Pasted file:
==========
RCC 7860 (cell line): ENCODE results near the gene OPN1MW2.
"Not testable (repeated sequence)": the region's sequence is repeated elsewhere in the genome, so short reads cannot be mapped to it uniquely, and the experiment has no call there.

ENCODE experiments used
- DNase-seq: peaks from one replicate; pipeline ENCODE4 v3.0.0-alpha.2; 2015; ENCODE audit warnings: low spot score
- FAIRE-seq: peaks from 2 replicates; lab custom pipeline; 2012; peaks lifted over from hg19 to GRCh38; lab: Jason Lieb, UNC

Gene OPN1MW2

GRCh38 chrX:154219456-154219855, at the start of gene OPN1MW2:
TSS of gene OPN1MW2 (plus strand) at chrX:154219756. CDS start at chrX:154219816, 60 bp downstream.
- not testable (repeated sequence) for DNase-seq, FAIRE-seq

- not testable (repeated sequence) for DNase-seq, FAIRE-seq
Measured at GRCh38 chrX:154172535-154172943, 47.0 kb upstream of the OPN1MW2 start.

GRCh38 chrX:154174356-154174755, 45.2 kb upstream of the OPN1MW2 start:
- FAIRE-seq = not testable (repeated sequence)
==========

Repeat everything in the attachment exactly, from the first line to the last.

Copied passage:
RCC 7860 (cell line): ENCODE results near the gene OPN1MW2.
"Not testable (repeated sequence)": the region's sequence is repeated elsewhere in the genome, so short reads cannot be mapped to it uniquely, and the experiment has no call there.

ENCODE experiments used
- DNase-seq: peaks from one replicate; pipeline ENCODE4 v3.0.0-alpha.2; 2015; ENCODE audit warnings: low spot score
- FAIRE-seq: peaks from 2 replicates; lab custom pipeline; 2012; peaks lifted over from hg19 to GRCh38; lab: Jason Lieb, UNC

Gene OPN1MW2

GRCh38 chrX:154219456-154219855, at the start of gene OPN1MW2:
TSS of gene OPN1MW2 (plus strand) at chrX:154219756. CDS start at chrX:154219816, 60 bp downstream.
- not testable (repeated sequence) for DNase-seq, FAIRE-seq

- not testable (repeated sequence) for DNase-seq, FAIRE-seq
Measured at GRCh38 chrX:154172535-154172943, 47.0 kb upstream of the OPN1MW2 start.

GRCh38 chrX:154174356-154174755, 45.2 kb upstream of the OPN1MW2 start:
- FAIRE-seq = not testable (repeated sequence)